|Title||Toreros Join the Global Party for Solutions to Climate Crisis|
|Contact E-mail||harman, at sandiego.edu|
|Contact Phone||(619) 260-4682|
All around the world citizens are coming together on Sunday, Oct. 10 to call for solutions to the climate crisis. The University of San Diego will be part of the global work party to advocate for reducing the amount of carbon dioxide in the atmosphere below 350 parts per million, an amount scientists say is necessary to stop the damage from global warming. The day is being organized by 350.org and the 10/10/10 campaign.
Participants hope to send a message to leaders at the local, state, national and global level that they will work to fight climate change and expect them to do the same. USD students, faculty and staff will demonstrate their commitment by volunteering for projects to improve the environment in its Linda Vista neighborhood. The event takes place during USD’s homecoming weekend.
Members of USD’s party will plant organic and succulent gardens, beautify Linda Vista parks and schools and help improve the trails in the Tecolote Canyon. Media can cover the event on campus from noon to 2 p.m. where students will be upgrading the organic garden in the Missions Crossroads area. At 2 p.m. students will gather for a light meal and photograph outside Mission Crossroads. Media should use the main (east) USD entrance and then bear right all the way down the hill to Mission Crossroads where it dead ends in a circle.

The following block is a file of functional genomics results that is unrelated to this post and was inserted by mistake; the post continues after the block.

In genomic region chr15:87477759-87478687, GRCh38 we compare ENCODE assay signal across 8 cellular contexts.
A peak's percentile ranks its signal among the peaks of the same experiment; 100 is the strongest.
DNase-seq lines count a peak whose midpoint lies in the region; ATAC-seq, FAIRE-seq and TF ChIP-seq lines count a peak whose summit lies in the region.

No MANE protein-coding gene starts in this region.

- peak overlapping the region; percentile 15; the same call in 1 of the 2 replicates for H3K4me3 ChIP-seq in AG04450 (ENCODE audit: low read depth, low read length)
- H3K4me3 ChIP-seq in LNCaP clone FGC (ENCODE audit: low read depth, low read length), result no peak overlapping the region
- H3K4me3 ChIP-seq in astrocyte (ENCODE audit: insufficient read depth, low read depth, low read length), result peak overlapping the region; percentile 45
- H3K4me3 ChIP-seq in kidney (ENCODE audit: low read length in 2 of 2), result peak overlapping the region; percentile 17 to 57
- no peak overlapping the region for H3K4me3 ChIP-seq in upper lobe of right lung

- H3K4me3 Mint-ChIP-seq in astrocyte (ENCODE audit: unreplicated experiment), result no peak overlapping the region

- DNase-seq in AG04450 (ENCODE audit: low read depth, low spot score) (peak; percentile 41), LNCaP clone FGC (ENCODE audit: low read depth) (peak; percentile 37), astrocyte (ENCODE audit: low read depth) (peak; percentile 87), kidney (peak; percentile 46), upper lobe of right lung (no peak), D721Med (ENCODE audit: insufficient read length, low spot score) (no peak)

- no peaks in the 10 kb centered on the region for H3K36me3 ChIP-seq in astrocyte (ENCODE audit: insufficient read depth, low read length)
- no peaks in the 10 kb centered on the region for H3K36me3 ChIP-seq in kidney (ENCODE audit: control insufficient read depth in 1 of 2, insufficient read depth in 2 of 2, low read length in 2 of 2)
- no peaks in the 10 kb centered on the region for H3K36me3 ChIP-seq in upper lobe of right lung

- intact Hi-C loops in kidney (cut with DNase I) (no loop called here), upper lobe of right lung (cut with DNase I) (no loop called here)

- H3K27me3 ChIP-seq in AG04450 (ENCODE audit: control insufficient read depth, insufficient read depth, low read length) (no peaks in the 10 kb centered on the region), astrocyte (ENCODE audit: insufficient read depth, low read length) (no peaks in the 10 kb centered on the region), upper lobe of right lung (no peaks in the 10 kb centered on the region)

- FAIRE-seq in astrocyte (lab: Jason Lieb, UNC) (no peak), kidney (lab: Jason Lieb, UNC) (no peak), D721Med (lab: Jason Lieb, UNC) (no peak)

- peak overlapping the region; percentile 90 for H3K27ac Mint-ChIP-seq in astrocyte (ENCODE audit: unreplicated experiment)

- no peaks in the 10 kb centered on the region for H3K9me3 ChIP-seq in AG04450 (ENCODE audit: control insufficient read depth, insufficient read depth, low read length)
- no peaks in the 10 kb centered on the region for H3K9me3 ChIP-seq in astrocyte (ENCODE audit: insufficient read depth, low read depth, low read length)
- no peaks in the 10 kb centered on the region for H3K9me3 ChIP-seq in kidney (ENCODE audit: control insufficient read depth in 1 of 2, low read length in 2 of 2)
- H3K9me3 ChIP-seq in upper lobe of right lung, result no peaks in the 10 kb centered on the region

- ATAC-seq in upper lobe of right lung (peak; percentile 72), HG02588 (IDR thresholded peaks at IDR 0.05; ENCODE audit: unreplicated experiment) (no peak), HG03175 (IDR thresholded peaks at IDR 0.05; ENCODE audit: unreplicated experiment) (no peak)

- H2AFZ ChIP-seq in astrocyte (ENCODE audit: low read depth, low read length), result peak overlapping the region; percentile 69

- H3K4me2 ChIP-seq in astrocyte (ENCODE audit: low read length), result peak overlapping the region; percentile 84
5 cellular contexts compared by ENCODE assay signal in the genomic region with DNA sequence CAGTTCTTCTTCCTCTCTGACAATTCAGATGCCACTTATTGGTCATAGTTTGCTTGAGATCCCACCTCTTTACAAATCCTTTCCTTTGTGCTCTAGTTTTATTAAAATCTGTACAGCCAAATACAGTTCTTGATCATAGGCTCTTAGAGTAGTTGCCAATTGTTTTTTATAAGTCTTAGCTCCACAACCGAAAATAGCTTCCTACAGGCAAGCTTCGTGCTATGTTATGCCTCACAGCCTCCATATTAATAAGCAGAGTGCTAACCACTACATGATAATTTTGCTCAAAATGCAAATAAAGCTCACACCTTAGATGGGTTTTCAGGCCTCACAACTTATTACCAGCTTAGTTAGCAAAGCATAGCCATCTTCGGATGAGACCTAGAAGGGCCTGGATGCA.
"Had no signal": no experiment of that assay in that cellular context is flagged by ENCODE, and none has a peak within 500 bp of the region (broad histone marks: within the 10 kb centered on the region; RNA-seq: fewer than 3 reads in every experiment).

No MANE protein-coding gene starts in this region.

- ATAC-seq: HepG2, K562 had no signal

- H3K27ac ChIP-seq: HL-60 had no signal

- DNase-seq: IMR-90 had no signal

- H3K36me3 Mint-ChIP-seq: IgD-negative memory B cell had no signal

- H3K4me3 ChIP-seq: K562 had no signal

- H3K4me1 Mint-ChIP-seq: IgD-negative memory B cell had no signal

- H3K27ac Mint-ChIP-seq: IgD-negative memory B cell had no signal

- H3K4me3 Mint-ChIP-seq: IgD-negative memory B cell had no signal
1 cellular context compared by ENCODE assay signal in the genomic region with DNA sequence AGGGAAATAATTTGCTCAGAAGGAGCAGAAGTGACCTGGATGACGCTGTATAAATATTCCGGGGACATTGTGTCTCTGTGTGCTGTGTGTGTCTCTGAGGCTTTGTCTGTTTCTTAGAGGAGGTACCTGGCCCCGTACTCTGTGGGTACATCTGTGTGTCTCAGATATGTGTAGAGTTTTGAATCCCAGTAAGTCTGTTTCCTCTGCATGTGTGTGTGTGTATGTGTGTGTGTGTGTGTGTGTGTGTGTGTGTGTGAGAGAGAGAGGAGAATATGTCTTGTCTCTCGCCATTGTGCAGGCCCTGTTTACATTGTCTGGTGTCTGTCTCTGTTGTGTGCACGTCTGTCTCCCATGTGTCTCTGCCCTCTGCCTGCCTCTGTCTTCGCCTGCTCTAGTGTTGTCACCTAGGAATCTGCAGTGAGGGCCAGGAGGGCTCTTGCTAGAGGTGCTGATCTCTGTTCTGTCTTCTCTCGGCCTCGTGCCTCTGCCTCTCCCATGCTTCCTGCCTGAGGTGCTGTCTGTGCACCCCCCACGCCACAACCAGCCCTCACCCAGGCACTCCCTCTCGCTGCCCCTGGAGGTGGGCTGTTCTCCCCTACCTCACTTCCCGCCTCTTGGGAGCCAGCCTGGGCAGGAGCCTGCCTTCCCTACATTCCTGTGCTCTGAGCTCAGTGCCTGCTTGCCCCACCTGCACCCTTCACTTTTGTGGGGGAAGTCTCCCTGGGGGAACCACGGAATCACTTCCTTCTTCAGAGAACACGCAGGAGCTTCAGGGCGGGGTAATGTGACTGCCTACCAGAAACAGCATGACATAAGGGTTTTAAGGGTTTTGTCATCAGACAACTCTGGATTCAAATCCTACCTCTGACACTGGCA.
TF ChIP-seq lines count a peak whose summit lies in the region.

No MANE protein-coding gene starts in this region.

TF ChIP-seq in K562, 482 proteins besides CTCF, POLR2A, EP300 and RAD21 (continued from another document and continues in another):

“The USD community is excited to participate in the work to create a cleaner and healthier environment,” said Tina Carter Thompson, director of USD’s Experiential Learning and the Adventure Center. “There is power in uniting our students, staff, faculty and alumni to come together, connect and help make a difference in our community. Once people start to ‘live’ this way on a regular basis and strive to educate themselves, change will happen.” In addition to volunteering, students also are encouraged to donate $3.50 to help cover project expenses.
“Our participation in this global work party also reflects the spiritual core of USD,” said Sr. Barbara Quinn, RSCJ, director of USD’s Center for Christian Spirituality. “Holy people throughout the ages are convinced of the oneness of all creation. Our concrete actions on 10/10/10 and beyond mirror our beliefs that we belong to each other, to the earth and to the Holy Mystery we call God.”
USD is becoming a leader in efforts to promote conservation and sustainability. Next month, the school will officially dedicate the largest solar power system on a private university campus that will generate up to 15 percent of USD’s power needs. This fall, USD also was awarded a major National Science Foundation grant of nearly $1 million to develop innovative communication and education strategies to advance climate science literacy.
Organizations participating in USD’s 10/10/10 efforts include Associated Students, Center for Christian Spirituality, Center for Community Service-Learning, Experiential Learning and Adventure Center, Office of Sustainability, Residential Hall Association, Residential Life and University Ministry.